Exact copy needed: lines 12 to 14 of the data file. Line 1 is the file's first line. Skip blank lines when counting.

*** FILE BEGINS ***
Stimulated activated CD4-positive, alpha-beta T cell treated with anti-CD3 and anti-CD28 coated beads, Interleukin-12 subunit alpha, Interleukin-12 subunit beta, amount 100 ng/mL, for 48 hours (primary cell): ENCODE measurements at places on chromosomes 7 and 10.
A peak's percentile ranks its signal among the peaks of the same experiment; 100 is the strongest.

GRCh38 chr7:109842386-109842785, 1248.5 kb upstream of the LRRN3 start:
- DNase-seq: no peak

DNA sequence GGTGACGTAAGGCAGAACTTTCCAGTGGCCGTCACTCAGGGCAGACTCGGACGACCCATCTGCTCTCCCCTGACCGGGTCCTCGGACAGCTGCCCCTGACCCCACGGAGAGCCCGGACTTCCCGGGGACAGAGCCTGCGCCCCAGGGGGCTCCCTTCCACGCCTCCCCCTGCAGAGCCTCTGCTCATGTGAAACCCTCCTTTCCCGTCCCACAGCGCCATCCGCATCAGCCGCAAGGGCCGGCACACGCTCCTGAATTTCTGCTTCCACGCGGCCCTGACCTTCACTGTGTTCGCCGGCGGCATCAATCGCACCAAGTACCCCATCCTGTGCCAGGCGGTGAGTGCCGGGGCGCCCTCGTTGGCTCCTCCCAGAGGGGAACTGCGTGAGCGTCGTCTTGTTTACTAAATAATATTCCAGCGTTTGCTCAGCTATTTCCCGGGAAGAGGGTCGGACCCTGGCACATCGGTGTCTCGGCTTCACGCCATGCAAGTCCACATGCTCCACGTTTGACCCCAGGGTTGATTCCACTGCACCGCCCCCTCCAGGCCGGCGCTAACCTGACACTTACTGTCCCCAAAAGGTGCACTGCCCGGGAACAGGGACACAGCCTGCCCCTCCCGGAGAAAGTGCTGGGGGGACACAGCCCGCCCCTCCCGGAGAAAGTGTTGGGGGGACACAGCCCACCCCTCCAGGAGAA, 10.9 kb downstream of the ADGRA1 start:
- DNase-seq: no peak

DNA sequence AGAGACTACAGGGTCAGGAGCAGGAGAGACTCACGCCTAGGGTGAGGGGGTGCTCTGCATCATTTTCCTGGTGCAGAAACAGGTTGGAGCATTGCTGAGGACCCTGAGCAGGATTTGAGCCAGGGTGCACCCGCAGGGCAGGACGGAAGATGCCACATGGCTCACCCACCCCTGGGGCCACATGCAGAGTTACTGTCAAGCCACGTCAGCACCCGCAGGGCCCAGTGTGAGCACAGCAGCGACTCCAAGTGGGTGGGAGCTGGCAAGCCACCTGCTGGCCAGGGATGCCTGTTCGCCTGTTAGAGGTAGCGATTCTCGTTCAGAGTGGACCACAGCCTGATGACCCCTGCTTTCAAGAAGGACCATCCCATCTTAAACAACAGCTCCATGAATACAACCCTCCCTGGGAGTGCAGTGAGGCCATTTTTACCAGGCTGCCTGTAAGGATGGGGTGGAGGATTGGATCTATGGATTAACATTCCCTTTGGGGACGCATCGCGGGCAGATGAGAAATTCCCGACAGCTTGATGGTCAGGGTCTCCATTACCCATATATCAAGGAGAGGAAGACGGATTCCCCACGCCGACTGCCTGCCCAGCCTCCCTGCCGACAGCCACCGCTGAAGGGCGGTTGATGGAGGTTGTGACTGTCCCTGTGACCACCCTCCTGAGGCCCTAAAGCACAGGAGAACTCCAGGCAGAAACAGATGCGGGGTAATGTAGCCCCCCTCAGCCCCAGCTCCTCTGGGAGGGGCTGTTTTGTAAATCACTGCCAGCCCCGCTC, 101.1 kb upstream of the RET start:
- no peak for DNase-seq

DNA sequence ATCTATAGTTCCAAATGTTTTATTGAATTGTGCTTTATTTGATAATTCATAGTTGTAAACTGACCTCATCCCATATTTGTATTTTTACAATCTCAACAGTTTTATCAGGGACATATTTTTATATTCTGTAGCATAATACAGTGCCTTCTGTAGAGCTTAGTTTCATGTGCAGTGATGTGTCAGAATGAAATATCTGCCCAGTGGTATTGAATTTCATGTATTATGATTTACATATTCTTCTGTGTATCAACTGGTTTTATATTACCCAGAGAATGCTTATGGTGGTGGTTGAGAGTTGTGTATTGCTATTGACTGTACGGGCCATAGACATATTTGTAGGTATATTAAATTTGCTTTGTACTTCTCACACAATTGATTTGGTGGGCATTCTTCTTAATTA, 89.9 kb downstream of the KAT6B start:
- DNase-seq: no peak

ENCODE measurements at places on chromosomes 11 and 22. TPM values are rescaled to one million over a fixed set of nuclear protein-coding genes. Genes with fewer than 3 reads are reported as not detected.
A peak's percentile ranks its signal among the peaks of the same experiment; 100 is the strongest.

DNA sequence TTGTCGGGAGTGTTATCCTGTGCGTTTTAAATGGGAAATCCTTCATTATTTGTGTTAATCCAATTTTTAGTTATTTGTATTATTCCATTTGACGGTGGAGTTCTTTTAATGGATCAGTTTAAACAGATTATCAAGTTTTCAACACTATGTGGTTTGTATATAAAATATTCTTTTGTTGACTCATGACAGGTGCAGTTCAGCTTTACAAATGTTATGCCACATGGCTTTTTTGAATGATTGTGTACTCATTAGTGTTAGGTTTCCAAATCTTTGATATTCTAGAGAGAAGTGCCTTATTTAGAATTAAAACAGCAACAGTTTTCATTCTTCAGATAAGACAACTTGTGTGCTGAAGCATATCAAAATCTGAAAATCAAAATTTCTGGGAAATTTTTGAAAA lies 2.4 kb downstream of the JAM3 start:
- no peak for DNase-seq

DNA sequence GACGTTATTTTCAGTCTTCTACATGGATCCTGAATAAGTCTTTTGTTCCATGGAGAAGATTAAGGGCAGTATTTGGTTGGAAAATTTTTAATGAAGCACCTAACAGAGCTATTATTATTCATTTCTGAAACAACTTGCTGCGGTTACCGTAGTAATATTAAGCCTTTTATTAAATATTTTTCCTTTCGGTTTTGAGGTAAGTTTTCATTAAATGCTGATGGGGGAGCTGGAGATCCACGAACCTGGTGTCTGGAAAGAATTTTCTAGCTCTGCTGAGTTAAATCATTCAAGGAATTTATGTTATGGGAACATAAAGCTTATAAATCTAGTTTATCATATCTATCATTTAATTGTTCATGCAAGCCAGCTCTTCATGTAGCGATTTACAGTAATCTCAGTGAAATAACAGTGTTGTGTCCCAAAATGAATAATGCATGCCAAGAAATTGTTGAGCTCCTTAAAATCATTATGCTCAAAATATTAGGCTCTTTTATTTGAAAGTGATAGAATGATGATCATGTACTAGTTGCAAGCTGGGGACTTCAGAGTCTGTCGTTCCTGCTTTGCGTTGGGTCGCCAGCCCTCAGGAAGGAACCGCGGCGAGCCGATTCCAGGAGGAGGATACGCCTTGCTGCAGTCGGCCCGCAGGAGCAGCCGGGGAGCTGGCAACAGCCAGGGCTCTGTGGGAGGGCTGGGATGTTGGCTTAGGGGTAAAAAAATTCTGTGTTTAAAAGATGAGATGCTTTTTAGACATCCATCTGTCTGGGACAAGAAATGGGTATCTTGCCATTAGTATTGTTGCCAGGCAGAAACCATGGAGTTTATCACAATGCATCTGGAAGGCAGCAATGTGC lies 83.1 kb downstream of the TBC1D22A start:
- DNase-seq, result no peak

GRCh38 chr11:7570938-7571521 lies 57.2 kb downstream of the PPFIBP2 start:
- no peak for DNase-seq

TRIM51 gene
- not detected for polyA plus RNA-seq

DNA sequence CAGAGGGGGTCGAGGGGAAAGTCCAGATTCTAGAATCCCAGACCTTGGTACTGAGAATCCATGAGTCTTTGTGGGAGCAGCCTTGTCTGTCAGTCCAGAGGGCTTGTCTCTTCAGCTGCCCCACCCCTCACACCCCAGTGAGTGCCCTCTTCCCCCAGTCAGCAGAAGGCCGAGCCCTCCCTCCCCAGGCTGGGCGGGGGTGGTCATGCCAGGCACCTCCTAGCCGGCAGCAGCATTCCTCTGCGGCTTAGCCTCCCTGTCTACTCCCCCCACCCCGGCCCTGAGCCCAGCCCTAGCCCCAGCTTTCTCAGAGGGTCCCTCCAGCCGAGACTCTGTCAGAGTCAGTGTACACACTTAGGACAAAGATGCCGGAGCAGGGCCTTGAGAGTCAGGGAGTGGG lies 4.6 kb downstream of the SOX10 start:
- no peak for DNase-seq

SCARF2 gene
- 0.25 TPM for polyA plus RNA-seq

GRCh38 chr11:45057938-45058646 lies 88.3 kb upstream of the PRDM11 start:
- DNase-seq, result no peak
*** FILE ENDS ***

A peak's percentile ranks its signal among the peaks of the same experiment; 100 is the strongest.

DNA sequence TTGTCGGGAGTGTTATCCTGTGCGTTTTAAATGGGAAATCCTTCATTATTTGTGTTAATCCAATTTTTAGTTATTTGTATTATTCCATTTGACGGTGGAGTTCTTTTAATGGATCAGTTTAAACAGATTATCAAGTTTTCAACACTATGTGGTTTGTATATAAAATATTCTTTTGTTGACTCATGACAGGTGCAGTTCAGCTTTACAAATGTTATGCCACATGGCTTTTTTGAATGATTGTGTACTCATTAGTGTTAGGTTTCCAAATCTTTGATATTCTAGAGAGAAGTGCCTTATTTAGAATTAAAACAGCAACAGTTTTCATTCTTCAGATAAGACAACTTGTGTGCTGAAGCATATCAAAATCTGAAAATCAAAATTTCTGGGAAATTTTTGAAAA lies 2.4 kb downstream of the JAM3 start:
- no peak for DNase-seq